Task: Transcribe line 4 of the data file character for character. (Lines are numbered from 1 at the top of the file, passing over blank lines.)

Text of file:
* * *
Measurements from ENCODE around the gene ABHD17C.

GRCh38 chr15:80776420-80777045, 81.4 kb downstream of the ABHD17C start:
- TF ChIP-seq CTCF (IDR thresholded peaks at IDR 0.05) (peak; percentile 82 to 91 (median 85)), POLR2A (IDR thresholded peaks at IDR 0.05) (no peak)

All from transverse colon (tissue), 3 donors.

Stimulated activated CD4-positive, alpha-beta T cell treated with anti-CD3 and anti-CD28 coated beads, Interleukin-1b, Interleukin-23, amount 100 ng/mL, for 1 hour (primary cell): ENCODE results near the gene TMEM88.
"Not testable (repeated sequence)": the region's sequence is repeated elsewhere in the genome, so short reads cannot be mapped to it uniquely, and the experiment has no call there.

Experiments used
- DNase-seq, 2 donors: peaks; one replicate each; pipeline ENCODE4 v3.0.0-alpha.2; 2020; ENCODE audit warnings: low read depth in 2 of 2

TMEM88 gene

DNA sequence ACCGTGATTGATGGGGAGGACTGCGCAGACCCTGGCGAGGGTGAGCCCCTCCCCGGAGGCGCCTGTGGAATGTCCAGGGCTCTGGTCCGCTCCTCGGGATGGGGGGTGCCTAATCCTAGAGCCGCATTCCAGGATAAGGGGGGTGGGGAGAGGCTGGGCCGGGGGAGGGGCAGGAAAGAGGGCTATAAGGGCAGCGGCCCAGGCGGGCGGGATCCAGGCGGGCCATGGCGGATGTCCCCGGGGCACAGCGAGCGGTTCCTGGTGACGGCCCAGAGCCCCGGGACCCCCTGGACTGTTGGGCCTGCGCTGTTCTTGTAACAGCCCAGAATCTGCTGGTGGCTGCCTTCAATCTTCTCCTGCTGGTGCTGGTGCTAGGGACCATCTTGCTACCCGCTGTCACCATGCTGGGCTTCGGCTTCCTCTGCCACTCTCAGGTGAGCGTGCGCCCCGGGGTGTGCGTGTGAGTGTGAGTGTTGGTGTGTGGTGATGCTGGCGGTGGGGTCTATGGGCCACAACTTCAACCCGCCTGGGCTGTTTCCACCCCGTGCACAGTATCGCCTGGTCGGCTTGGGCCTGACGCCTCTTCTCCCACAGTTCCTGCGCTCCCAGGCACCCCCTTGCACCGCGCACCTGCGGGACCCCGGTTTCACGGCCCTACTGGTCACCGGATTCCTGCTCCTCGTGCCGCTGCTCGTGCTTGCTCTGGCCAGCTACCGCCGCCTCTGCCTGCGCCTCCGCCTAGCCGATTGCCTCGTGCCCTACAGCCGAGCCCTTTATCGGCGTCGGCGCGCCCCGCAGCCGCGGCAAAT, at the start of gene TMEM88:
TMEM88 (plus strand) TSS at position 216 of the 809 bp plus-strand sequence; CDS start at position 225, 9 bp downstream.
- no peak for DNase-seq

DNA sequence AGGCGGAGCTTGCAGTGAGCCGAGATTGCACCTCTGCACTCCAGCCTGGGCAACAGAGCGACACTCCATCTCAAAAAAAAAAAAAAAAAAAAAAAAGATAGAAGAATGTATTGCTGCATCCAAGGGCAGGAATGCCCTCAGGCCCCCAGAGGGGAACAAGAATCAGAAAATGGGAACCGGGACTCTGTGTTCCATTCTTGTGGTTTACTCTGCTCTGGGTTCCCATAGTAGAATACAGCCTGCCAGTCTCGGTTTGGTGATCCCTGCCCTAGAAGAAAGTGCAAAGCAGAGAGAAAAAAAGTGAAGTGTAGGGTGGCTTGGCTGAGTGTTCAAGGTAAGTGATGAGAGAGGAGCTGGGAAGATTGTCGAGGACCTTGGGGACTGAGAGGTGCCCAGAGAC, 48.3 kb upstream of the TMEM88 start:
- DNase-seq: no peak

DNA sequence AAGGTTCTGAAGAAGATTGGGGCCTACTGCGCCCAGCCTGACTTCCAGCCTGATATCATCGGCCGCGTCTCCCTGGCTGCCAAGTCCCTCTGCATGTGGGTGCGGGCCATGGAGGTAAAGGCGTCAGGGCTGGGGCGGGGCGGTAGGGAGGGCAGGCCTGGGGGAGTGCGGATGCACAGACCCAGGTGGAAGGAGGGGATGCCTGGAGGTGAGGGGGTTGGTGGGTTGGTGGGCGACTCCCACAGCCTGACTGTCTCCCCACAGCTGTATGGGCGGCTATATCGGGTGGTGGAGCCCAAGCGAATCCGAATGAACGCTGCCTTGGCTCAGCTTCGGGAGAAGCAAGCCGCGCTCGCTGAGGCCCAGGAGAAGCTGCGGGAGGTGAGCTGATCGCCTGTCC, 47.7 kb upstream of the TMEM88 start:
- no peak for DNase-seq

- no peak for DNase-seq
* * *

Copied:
All from transverse colon (tissue), 3 donors.